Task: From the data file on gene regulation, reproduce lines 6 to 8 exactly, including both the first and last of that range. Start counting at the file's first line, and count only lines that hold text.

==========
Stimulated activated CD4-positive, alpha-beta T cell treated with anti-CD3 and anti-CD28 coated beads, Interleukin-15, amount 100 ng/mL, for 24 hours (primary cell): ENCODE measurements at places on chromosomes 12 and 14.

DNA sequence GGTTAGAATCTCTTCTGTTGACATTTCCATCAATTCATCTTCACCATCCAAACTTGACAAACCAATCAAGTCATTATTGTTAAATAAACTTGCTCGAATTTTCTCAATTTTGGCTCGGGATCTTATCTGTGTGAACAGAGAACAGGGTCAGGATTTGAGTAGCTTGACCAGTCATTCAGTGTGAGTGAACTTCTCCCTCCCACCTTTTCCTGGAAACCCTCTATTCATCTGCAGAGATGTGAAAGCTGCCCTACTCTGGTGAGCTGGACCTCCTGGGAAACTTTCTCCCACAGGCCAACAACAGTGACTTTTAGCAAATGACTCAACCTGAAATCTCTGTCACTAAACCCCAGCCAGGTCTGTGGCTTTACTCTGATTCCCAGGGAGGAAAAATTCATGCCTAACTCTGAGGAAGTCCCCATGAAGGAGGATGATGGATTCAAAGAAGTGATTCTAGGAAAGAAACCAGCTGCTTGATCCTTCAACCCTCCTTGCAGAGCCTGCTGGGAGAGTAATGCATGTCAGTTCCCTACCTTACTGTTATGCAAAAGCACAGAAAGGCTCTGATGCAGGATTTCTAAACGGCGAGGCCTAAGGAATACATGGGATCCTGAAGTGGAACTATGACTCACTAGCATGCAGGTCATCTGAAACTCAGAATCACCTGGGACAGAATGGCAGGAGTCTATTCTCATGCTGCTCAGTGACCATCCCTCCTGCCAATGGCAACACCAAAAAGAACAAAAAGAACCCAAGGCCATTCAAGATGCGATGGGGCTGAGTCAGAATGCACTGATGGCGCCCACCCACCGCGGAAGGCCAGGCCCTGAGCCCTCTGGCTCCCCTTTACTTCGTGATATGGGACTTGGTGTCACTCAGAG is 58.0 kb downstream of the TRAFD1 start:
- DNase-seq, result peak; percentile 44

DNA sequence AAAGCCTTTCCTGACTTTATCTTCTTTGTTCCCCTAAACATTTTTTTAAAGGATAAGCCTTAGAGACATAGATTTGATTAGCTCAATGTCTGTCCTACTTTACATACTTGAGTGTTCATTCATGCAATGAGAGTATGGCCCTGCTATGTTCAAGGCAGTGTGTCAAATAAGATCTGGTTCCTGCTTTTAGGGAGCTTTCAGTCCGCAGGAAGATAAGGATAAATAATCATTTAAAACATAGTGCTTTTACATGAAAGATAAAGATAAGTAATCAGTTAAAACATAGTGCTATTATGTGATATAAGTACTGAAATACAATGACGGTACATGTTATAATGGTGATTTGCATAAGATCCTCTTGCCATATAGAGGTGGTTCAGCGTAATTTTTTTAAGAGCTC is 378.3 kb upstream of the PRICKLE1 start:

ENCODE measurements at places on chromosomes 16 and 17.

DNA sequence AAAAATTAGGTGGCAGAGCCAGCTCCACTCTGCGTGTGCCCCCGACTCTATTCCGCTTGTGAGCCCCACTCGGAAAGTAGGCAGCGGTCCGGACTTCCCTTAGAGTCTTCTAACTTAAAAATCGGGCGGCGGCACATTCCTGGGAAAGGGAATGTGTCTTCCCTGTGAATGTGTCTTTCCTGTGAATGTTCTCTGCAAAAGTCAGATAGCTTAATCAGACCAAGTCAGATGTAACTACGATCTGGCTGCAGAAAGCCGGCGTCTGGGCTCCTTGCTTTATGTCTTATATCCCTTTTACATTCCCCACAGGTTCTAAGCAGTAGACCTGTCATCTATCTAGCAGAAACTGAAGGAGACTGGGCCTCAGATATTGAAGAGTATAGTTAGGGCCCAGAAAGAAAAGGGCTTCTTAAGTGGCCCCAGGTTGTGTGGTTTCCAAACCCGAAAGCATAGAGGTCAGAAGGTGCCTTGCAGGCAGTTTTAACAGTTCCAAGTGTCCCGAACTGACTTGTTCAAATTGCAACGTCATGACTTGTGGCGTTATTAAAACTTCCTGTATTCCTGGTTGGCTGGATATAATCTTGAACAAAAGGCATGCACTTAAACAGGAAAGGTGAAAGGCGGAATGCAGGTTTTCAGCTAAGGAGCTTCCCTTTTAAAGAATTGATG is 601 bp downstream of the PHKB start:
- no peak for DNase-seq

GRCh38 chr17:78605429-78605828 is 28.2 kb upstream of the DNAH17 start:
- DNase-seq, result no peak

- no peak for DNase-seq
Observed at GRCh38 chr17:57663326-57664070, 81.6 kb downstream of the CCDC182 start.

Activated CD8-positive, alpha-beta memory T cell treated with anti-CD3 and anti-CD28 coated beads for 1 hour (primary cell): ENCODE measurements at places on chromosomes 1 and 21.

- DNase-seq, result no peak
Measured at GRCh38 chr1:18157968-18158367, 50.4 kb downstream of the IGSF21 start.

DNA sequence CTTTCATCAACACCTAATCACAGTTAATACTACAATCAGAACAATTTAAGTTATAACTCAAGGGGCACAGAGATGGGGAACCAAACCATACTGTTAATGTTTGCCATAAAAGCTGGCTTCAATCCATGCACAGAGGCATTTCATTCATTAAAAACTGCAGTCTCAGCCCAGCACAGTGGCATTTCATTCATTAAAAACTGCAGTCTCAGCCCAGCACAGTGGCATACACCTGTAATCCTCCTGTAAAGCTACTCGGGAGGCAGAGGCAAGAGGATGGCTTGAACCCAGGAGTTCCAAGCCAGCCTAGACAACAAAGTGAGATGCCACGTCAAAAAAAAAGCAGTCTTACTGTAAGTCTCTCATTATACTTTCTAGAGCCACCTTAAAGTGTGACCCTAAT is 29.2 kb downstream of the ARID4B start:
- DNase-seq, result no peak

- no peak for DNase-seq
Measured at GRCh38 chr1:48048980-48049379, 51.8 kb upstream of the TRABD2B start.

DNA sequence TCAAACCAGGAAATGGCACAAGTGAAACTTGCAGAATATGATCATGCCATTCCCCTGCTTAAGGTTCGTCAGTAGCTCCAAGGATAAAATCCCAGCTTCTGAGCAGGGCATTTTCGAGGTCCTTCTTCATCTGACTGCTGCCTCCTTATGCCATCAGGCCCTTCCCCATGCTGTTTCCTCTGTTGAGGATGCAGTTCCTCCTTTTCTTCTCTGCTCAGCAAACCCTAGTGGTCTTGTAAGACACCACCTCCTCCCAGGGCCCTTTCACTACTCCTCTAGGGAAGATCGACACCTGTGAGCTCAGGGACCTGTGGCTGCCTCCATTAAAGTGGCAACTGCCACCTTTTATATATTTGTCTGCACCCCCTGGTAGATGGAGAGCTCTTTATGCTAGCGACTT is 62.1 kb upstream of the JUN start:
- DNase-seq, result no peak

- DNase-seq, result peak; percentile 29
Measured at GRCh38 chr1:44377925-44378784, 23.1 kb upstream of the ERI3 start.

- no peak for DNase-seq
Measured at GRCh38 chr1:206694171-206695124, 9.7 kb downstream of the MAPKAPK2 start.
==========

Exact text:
DNA sequence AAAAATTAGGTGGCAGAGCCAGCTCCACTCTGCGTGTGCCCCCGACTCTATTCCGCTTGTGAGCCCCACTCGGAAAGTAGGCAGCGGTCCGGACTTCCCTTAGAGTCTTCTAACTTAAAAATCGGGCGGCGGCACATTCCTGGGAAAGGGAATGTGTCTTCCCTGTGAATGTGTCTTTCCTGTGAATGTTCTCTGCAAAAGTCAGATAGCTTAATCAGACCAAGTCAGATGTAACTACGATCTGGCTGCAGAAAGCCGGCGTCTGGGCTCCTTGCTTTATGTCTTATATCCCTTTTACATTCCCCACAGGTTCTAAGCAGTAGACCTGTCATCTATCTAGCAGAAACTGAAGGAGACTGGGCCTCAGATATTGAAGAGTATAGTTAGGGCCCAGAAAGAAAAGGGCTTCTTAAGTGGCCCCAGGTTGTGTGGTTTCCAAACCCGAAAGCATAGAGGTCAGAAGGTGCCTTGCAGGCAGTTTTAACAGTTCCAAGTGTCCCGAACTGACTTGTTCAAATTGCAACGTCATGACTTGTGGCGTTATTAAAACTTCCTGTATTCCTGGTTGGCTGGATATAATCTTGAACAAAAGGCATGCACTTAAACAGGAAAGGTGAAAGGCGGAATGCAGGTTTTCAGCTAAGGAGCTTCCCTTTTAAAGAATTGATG is 601 bp downstream of the PHKB start:
- no peak for DNase-seq

GRCh38 chr17:78605429-78605828 is 28.2 kb upstream of the DNAH17 start: